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Moisture, Mold and Mildew: How to Combat the 3 M’s

Posted on: November 14th, 2013 | No Comments

peeling_wall_with_mold_growthMoisture, mold and mildew, three words that can make any homeowner cringe. The idea that moisture can grow mold and mildew in a home causing unreachable smells and irritating allergic reactions is immensely frustrating. So, how can you avoid these three dirty words and keep your home fresh and dry? Here are a few tips and tricks:

 

Moisture:

  1. The culprit and cause of mold and mildew, moisture can seep into walls and floors causing damage to structure as well as a perfect environment for fungus to thrive. There are a few things you can do to avoid moisture being trapped in your home.
  2. Check your plumbing and gutters. Leaky pipes, a burst or even ineffective gutters can allow water to leak into your home and collect. Simple maintenance will help prevent this from happening.  Clean up spills. Should you find a spill, burst or leak, clean it up immediately. Mold and mildew will start to grow within 24-48 hours so a quick dry out is the easiest way to keep that from happening. A small fan placed in a wet room will help move the air around and speed the drying process. For larger leaks and bursts, industrial fans are available for drying entire floors or basements.
  3. Dry surfaces where you see condensation. The insides of window sills and air conditioning drip pans (among other things) may collect condensation. By wiping them dry or dumping stand water, you reduce the chance for mold to form on the surface.

Mold:


Mold will not grow without moisture. That being said, it is impossible to eradicate all mold spores from your home. There are a few ways to remove it. Don’t forget, always take steps to avoid coming in contact with mold spores. The EPA recommends wearing an N -95 respirator, gloves and goggles when removing mold.

  1. For mold on hard surfaces, scrub it off with detergent and water. Make sure you wipe the surface dry afterwards to prevent mold from growing back again. If this surface regularly get wet from condensation, make sure to keep an eye and dry it whenever possible
  2. Things like ceilings, walls and other porous surfaces must be thrown out. Mold cannot be completely removed from these materials and therefore must be pulled out and disposed of. In these large scale mold cases, it is recommended to use a contractor or other professional to properly remove and repair any mold infested areas.
  3. It may be your first inclination to use chlorine bleach and other chemicals to remove mold. Don’t. Under normal circumstances using detergent to remove existing mold followed by keeping to surface moisture free will prevent the growth of any remaining mold spores.

*Consult a professional in cases of large scale mold removal or if simple cleaning and ventilation has not solved the problem.

 

Mildew:


Mildew is actually produced by mold. Not all molds grow mildew and certain conditions are need to grow the thin black/white mildew. This can happen on any surface that provides the fungus food, moisture and warmth. The key to combating mildew is much the same as mold.

  1. Keep moisture at bay. Moisture is necessary for mold so without at least a damp surface, mold and therefore mildew cannot form. Mildew is known for thriving on damp clothing, drapes and other household fabrics. Whenever you wash these, make sure they are completely dry before putting them away to prevent mildew growth and stains.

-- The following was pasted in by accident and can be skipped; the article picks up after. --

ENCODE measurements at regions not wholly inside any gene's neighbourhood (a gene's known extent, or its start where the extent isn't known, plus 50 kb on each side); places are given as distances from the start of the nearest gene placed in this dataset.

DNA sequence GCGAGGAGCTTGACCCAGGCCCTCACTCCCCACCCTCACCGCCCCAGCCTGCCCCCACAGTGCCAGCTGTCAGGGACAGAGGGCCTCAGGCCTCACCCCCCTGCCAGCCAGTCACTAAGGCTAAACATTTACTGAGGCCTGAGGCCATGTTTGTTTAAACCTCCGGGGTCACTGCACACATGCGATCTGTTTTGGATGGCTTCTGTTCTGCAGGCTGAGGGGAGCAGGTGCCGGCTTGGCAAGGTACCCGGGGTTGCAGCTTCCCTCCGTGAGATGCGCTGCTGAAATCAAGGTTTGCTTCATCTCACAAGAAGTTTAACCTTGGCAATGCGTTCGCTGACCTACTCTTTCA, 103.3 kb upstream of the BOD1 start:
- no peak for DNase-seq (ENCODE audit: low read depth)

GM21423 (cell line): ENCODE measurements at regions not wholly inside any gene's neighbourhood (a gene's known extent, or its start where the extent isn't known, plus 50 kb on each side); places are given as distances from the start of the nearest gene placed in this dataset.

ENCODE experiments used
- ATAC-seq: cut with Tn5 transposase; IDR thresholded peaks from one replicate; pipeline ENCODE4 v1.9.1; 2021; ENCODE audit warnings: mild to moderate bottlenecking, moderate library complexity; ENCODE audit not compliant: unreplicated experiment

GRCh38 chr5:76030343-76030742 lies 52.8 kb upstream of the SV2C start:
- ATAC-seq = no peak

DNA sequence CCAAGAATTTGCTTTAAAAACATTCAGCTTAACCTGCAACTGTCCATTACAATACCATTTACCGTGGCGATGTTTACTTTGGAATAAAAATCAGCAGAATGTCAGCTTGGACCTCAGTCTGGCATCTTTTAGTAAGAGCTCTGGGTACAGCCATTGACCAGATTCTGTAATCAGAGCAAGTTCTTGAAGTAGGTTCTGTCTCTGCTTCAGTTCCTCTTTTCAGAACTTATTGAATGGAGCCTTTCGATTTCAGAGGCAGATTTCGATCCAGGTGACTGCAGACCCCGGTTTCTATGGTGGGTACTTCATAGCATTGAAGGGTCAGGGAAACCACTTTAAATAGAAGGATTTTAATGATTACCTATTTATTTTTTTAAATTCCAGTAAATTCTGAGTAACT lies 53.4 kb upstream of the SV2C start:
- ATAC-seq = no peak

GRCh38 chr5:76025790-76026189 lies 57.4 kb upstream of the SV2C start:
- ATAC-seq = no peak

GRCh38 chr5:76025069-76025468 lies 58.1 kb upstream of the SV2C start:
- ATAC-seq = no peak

2. Be clean. Mold and mildew feed off of organic material. By keeping closets, drawers and other closed spaces clean you can help prevent mildew from forming. These areas usually get less ventilation as well so be sure that everything is as clean and dry as possible. Should you find mildew in these areas, clean everything thoroughly and wash and dry all fabric before returning them to the area.
  3. Heat and dry the area. Heat and a lack of moisture will kill mildew. By adding heat and properly ventilating an area, anything that may have started to grow will likely die. This does not mean any smells or spots will go away so after you have killed the spores, be sure to clean and remove any visible mildew with detergent and water.

*Consult a professional in cases of large scale mildew removal or if simple cleaning and ventilation has not solved the problem.

 

Moisture is the key to mold and mildew growth. By keeping your home dry and ventilated you are less likely to have a mold problem. A quick clean up and dry out after a leak will decrease the odds of mold or mildew growth. Should you come across mold or mildew take steps to protect yourself from spores by wearing proper gear and removing it quickly. Any large scale removal or questions should be directed to a professional who will guide you through proper removal and disposal. Good luck!

 

For more information this subject please visit: http://www.epa.gov/mold/moldguide.html

 

Martin Lenich Martin Lenich (133 Posts)

In addition to owning his own Inspect-It 1st franchise, Martin Lenich is the General Manager of Inspect-It 1st. Mr. Lenich’s expertise spans over 25 years in the inspection, design, and construction industry, branding and marketing, technical and operational management, risk management, technology implementation, as well as training. As a leader of the Inspect-It 1st team, he continuously identifies opportunities to enhance clients' experiences with Inspect-It 1st, and to keep Inspect-It 1st positioned as the industry's Gold Standard in residential and commercial property inspections. Inspect-It 1st inspectors, “provide the right balance of technical detail and business sensitivity to the art and science of property inspection” – Martin Lenich.




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